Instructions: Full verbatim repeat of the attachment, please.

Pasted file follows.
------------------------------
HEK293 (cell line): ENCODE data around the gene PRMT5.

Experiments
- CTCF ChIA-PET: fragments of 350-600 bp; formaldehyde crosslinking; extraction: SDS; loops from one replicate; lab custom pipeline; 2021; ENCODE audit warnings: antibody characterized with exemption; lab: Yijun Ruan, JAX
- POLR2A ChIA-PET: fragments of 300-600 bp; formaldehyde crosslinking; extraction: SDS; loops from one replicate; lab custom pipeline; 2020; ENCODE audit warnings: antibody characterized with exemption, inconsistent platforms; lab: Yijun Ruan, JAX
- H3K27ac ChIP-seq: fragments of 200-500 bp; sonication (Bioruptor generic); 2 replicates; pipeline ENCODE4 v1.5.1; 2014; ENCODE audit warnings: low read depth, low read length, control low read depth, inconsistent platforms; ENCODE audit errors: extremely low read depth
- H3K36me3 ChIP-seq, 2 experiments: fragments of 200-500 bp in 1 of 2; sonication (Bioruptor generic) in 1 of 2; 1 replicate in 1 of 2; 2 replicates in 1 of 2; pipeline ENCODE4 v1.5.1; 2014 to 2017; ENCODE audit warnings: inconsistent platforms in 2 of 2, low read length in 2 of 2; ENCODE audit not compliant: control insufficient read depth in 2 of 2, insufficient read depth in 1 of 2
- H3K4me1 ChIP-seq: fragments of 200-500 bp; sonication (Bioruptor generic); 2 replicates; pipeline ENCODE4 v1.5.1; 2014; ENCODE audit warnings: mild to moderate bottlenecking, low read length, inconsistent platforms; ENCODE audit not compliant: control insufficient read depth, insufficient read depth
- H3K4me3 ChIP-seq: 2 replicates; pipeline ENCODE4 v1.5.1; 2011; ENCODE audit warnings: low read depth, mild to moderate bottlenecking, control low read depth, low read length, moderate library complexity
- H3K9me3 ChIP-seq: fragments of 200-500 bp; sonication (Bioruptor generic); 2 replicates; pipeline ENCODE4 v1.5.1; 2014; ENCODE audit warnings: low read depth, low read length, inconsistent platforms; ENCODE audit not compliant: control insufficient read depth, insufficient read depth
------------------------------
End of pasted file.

HEK293 (cell line): ENCODE data around the gene PRMT5.

Experiments
- CTCF ChIA-PET: fragments of 350-600 bp; formaldehyde crosslinking; extraction: SDS; loops from one replicate; lab custom pipeline; 2021; ENCODE audit warnings: antibody characterized with exemption; lab: Yijun Ruan, JAX
- POLR2A ChIA-PET: fragments of 300-600 bp; formaldehyde crosslinking; extraction: SDS; loops from one replicate; lab custom pipeline; 2020; ENCODE audit warnings: antibody characterized with exemption, inconsistent platforms; lab: Yijun Ruan, JAX
- H3K27ac ChIP-seq: fragments of 200-500 bp; sonication (Bioruptor generic); 2 replicates; pipeline ENCODE4 v1.5.1; 2014; ENCODE audit warnings: low read depth, low read length, control low read depth, inconsistent platforms; ENCODE audit errors: extremely low read depth
- H3K36me3 ChIP-seq, 2 experiments: fragments of 200-500 bp in 1 of 2; sonication (Bioruptor generic) in 1 of 2; 1 replicate in 1 of 2; 2 replicates in 1 of 2; pipeline ENCODE4 v1.5.1; 2014 to 2017; ENCODE audit warnings: inconsistent platforms in 2 of 2, low read length in 2 of 2; ENCODE audit not compliant: control insufficient read depth in 2 of 2, insufficient read depth in 1 of 2
- H3K4me1 ChIP-seq: fragments of 200-500 bp; sonication (Bioruptor generic); 2 replicates; pipeline ENCODE4 v1.5.1; 2014; ENCODE audit warnings: mild to moderate bottlenecking, low read length, inconsistent platforms; ENCODE audit not compliant: control insufficient read depth, insufficient read depth
- H3K4me3 ChIP-seq: 2 replicates; pipeline ENCODE4 v1.5.1; 2011; ENCODE audit warnings: low read depth, mild to moderate bottlenecking, control low read depth, low read length, moderate library complexity
- H3K9me3 ChIP-seq: fragments of 200-500 bp; sonication (Bioruptor generic); 2 replicates; pipeline ENCODE4 v1.5.1; 2014; ENCODE audit warnings: low read depth, low read length, inconsistent platforms; ENCODE audit not compliant: control insufficient read depth, insufficient read depth